Transparency never bashes anyone.  If you are struggling with a relationship and tell your mentor about it, in confidence, that is not gossip. It is a sincere desire to find wisdom and advice. “I really dislike my roommate right now. He is driving me crazy, coming in drunk in the middle of the night. I want to love him like Jesus, but everything wants to run and hide when he shows up puking in the bathroom.”  Or, “I fell back into porn again and I ended up masturbating. I hate myself! I seriously don’t know if I will ever get past this. Can you help me?” Or, “My wife is over-spending. She buys things that are not in the budget. I can only provide so much and before payday comes around, we are out of money again.  I want to love and provide for her, but I am so worried over this, I cannot sleep. What should I do?” These are the types of issues a warrior who trusts you will open up about. Be ready. Don’t look shocked or let your jaw drop. Remember, part and parcel of making disciples is coming alongside those who need to come under the Lordship of Christ. When you, as a mentor, are walking with Christ, not perfectly, but increasingly so, and your soul finds its rest in the Lord, you will have an increasing supernatural ability to love those around you without conditions.  His love is full of grace and truth. Overlooking sin is not love. Coming down hard without an attitude of repentance and redemption is also not love; that’s legalism.

Practical Steps toward Transparency

Availability. I do not mean 24/7. Unless it’s an emergency, a guy has to sleep! Rather, relational availability.  Sporadic texting your warrior is a way to stay connected. There are often times I’m driving to work with the radio off, praying for people. When the Lord lays someone on my heart, I pray for them and later will text them what I prayed.  Sometimes, I’ll simply share a scripture that seems appropriate for what they are facing.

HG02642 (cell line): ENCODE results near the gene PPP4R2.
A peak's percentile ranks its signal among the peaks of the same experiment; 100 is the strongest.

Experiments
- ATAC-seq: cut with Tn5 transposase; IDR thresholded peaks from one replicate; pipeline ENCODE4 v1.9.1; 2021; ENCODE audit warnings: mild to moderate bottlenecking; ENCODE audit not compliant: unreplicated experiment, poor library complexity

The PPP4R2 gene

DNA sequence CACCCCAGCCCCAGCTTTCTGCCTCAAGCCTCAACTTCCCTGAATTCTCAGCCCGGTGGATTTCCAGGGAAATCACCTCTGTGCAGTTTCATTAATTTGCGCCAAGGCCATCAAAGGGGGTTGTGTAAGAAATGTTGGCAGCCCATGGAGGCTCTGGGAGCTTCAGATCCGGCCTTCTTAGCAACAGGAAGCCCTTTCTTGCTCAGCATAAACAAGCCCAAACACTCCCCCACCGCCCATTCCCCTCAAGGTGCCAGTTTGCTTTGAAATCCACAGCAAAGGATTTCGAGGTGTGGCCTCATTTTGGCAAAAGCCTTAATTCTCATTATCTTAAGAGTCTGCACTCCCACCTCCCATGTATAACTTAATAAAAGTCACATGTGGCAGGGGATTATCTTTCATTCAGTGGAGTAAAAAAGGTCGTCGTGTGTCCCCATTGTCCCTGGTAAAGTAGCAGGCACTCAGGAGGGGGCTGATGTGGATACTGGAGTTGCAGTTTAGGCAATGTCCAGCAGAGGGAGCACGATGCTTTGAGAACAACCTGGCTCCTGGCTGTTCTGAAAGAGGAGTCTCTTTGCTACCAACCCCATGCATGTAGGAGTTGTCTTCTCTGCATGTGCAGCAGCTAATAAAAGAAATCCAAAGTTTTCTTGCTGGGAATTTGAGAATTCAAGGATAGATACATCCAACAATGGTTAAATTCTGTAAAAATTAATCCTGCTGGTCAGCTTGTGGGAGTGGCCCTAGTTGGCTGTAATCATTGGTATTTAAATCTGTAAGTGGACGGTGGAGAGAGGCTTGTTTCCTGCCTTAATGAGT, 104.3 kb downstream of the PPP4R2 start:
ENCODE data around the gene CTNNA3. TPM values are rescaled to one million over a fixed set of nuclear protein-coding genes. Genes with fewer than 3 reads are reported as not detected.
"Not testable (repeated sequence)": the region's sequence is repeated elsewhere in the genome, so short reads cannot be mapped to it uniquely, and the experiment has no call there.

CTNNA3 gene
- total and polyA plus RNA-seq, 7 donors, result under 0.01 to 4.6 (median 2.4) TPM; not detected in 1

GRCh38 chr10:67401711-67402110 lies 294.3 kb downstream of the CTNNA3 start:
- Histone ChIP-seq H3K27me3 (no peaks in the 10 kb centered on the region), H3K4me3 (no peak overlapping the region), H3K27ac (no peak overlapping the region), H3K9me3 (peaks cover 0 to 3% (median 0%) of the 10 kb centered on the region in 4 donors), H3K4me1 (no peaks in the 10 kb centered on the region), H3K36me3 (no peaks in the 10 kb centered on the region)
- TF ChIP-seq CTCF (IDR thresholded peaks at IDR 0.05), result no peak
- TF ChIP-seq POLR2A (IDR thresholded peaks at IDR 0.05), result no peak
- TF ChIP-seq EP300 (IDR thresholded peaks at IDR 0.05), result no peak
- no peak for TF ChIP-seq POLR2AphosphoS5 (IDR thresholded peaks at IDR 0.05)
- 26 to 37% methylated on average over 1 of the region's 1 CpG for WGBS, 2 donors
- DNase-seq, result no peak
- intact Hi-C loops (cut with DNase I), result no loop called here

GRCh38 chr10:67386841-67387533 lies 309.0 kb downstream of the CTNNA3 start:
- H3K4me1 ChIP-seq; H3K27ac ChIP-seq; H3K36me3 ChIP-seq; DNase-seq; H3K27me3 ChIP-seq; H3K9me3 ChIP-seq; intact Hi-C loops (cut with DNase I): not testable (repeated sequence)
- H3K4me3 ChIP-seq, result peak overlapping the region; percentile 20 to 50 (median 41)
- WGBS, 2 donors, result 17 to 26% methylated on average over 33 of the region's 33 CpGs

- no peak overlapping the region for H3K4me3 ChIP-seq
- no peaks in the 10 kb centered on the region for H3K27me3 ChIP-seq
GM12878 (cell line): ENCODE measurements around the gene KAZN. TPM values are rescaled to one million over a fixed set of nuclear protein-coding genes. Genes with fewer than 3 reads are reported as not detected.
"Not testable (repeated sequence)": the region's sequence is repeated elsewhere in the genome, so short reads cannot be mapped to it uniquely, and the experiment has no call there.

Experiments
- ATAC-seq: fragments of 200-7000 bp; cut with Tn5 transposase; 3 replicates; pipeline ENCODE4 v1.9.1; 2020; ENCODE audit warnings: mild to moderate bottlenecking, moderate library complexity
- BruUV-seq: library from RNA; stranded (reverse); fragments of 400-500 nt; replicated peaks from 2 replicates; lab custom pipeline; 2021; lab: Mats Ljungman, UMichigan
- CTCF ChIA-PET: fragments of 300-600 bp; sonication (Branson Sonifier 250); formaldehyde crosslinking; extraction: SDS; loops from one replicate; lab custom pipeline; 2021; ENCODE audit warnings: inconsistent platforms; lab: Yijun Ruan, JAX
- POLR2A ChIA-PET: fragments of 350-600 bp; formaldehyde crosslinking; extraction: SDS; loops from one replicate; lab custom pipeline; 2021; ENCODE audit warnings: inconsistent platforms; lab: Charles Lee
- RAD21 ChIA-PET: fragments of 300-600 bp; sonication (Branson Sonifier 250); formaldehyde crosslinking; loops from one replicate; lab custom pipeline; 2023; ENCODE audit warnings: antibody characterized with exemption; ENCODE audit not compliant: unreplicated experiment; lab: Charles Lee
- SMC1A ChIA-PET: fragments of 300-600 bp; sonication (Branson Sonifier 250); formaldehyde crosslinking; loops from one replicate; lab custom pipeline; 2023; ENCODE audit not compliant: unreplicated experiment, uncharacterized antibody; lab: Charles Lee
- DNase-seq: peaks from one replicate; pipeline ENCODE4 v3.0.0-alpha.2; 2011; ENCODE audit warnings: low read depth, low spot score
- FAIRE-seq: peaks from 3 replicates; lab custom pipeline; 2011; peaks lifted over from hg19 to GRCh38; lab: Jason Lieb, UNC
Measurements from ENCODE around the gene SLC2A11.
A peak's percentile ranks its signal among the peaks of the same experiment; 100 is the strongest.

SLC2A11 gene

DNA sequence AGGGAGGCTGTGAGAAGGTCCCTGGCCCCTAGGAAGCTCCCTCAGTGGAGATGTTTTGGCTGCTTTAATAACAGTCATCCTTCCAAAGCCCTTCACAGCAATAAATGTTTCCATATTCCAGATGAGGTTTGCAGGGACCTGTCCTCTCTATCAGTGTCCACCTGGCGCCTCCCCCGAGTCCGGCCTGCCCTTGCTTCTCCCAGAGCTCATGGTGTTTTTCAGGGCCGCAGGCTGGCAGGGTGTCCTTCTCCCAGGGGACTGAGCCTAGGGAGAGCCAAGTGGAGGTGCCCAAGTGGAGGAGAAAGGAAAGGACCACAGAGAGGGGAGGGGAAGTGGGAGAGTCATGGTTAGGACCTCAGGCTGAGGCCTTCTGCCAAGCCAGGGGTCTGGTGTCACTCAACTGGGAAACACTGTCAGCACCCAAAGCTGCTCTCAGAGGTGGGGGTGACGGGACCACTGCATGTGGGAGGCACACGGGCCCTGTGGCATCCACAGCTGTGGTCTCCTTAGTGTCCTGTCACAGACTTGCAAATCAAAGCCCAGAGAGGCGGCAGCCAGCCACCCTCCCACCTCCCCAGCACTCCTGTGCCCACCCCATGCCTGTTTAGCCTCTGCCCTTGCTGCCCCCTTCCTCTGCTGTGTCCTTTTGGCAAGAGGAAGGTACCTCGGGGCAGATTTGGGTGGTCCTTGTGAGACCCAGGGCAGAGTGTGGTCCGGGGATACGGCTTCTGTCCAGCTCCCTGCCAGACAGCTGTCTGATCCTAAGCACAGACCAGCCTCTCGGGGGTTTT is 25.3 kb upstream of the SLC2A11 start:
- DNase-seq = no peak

Model Transparency.  If you are having a hard day, let your warrior know. “Pray for me, dude!” Explain what’s up. Let him also know when God shows up and how him praying for you was a definite sign of God’s grace.

Keep Confidences.  Remember that part of trust is being safe. That’s not to say you cannot seek another mentor’s wisdom for something your warrior has confided in you regarding. No need for names or specifics. Just enough to determine if the scriptural advice you give is on-track. Always, always, always, bring your warrior’s concerns FIRST to the Lord.  After all, he has far more wisdom than all the people you ask. If what they say dovetails with what God says, you are on to something.

David Riffel is the Founder and Executive Director of www.Mentoring-Warriors.com. Having gone through his warrior years (18-30) essentially without a mentor, God has placed in him a heart for warriors, to come alongside them in various ways as they figure out life. David’s newly released book, Mentoring Warriors: Coming Alongside Young Men 18-30, outlines principles for mentoring and gives advice for warriors in six key areas of life: self-management, life skills, education/career, relationships, faith, and identity.